“If you can tell me where all my vehicles are at any moment and can give me information about their daily activities, that’s good enough for me.” That demand sounds reasonable enough on the surface, but the business-enhancing potential of GPS systems for fleet management goes well beyond tracking dots on a map. Most GPS tracking service users realize the full impact of the gathered information only after regular use.

Many providers simply set up basic GPS tracking capabilities, but don’t commit to helping customers leverage this powerful technology to transform the way they do business. When evaluating GPS tracking providers, determine how much interest each has shown in learning about the customer’s business and specific requirements and goals.

This myth does does contain an element of truth, however. Technology is not the most important criterion in choosing a GPS tracking service provider. Experienced users know the relationship with the provider over the course of the service contract is where value truly lies.
“We started using the technology about five years ago, but quickly became unhappy with the system we had purchased. Once we had bought it, we had to maintain everything. It became clear that we needed a more capable and sophisticated GPS partner,” said John Doyle, director of technology & communications, Alure Home Improvements, Inc., Plainvew, N.Y.

MYTH 6. A GPS tracking system is another product I can buy to help make my business more productive.

GPS tracking should not be viewed as a product. Rather, fleet tracking is a service to which a fleet subscribes — a service that delivers information a fleet manager lacks the means to collect, but helps increase the company’s overall productivity and profitability.

All GPS tracking vendors ask customers to sign a service agreement, typically for three to four years. So the question is which vendor does the fleet manager trust to help manage the company’s mobile assets for the next several years? Service is the crucial factor when it comes to effective GPS fleet tracking.

MYTH 7. My company can’t afford a GPS tracking system.

Cost is an understandable concern. GPS tracking systems typically require an investment in hardware for each vehicle and a monthly fee for data and wireless services. However, these systems identified inefficiencies and practices in the field that already cost companies hundreds, or even thousands of dollars every month: excess overtime, inefficient routing, side trips, excess engine idling, reckless driving, etc. The cost of these inefficiencies often exceeds the monthly investment required for a GPS tracking service. Most fleet achieve an immediate return on investment after using the system, due to savings in overtime costs, fuel expenditures, lower insurance premiums, reduced vehicle maintenance, and more.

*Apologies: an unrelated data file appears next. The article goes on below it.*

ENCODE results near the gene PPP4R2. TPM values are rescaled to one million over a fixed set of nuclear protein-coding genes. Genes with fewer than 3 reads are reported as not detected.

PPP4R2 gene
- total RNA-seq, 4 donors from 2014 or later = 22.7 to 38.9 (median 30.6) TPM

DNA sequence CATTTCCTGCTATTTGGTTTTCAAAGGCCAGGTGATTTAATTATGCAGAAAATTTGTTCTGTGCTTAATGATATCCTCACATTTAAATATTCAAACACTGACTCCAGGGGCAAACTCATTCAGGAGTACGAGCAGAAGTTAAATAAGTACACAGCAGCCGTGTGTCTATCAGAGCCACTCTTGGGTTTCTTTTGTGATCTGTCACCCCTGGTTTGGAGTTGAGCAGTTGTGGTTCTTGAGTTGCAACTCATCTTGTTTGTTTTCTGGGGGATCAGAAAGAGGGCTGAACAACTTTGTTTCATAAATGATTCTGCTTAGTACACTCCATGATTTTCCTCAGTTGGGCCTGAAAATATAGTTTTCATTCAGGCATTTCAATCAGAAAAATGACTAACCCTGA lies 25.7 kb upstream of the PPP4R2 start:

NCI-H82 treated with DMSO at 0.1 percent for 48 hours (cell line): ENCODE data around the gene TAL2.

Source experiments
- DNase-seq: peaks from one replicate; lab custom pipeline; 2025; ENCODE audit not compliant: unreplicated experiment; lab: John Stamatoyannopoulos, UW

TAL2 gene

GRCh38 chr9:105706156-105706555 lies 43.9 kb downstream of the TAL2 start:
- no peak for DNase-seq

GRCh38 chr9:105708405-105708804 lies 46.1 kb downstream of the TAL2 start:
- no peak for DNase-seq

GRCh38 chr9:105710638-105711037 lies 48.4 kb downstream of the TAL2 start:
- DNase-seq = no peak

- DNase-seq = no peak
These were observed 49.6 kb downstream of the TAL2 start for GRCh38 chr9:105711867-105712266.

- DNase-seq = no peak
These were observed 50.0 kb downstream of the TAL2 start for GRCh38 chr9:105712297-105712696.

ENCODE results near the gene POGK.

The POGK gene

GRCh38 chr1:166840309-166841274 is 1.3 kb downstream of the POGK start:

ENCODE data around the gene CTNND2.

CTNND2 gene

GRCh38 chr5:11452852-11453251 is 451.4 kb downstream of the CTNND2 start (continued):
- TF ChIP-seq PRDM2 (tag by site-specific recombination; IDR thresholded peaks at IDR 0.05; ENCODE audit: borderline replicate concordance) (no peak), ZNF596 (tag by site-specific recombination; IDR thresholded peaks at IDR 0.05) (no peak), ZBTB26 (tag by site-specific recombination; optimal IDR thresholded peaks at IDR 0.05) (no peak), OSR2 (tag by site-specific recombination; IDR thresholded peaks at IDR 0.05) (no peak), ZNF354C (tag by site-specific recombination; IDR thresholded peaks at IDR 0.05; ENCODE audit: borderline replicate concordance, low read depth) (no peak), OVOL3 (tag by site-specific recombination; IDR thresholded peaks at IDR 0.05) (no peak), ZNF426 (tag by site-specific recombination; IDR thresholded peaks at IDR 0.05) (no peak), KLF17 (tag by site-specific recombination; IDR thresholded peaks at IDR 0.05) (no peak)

$ The truth is, you can’t afford NOT to use GPS tracking.
$ Return On Investment is typically one to three months.
$ No up front capital outlay. Only the first month payment. The complete GPS solution becomes an operating expense rather than a capital cost and you’ll have a tax deduction for the operating expense.
$ Without GPS monitoring, how much is the cost to your company in wasted time & wasted fuel?


MYTH 8. GPS tracking is an unproven technology.

GPS technology itself (the ability to locate and track objects at any time and in real-time using satellites and wireless communications) has been used effectively for decades. The core technology is now prevalent throughout the consumer market with such popular brands as Garmin and TomTom.

In commercial applications, GPS systems’ effectiveness in increasing productivity and reducing operational costs has been well-documented by reputable third-party sources.



MYTH 9. “Our company is so busy, we’d never use a GPS tracking system”



$ This is one of the top warning signs that your business is out of control …running you, instead of you running it.
$ Do you pay supervisors to watch the workers?
How much are you paying the supervisors to drive around and play ‘cat and mouse” games with the workers?
Can you afford to pay people to watch people? GPS “watches” automatically.
A GPS tracking system will empower supervisors to do supervisory work, while keeping track of employees better than any roving watchman ever could.
$ The GPS system can be setup and running within a couple of hours.